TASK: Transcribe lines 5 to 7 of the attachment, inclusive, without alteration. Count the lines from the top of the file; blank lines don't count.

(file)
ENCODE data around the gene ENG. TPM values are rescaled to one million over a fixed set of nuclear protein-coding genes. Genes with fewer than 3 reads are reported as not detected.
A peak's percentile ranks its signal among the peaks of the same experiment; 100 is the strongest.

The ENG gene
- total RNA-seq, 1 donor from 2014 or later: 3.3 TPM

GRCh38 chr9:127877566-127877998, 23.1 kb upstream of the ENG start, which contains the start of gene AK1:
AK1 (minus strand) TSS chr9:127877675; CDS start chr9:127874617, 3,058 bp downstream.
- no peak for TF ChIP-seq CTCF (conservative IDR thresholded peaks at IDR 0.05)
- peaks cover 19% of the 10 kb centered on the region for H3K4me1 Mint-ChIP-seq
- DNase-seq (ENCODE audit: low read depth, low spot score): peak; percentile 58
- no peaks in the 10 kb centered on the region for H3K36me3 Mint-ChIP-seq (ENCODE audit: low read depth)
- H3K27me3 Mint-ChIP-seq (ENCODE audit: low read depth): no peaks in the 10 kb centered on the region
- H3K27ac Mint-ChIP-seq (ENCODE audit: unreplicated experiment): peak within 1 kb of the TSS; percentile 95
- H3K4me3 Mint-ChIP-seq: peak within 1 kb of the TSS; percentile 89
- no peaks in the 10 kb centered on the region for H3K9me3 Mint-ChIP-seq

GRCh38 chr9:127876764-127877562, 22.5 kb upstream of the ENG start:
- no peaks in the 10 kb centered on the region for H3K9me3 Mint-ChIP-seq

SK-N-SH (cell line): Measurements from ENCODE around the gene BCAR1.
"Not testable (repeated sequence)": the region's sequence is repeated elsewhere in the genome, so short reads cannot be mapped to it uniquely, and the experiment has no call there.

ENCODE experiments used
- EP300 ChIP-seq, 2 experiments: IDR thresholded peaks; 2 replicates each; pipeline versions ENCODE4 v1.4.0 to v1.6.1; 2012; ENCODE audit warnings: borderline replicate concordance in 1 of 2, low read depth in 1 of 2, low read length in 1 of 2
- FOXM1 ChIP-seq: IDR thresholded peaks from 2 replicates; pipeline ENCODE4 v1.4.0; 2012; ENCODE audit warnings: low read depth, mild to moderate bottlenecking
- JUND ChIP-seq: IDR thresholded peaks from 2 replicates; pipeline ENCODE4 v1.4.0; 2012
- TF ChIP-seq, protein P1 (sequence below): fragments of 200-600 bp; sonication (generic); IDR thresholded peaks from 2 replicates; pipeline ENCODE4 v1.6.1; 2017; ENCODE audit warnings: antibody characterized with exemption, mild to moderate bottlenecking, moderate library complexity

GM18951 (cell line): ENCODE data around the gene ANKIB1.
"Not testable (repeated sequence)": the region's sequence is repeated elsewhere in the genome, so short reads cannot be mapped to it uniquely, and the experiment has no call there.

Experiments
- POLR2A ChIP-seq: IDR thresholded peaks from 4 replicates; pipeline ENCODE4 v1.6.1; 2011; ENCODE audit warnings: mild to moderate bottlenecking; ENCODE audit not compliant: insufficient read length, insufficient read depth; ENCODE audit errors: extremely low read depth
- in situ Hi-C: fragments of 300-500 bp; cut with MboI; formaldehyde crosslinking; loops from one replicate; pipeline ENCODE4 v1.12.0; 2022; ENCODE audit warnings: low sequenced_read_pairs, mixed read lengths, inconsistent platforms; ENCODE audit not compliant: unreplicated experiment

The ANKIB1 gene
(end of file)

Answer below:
GRCh38 chr9:127877566-127877998, 23.1 kb upstream of the ENG start, which contains the start of gene AK1:
AK1 (minus strand) TSS chr9:127877675; CDS start chr9:127874617, 3,058 bp downstream.
- no peak for TF ChIP-seq CTCF (conservative IDR thresholded peaks at IDR 0.05)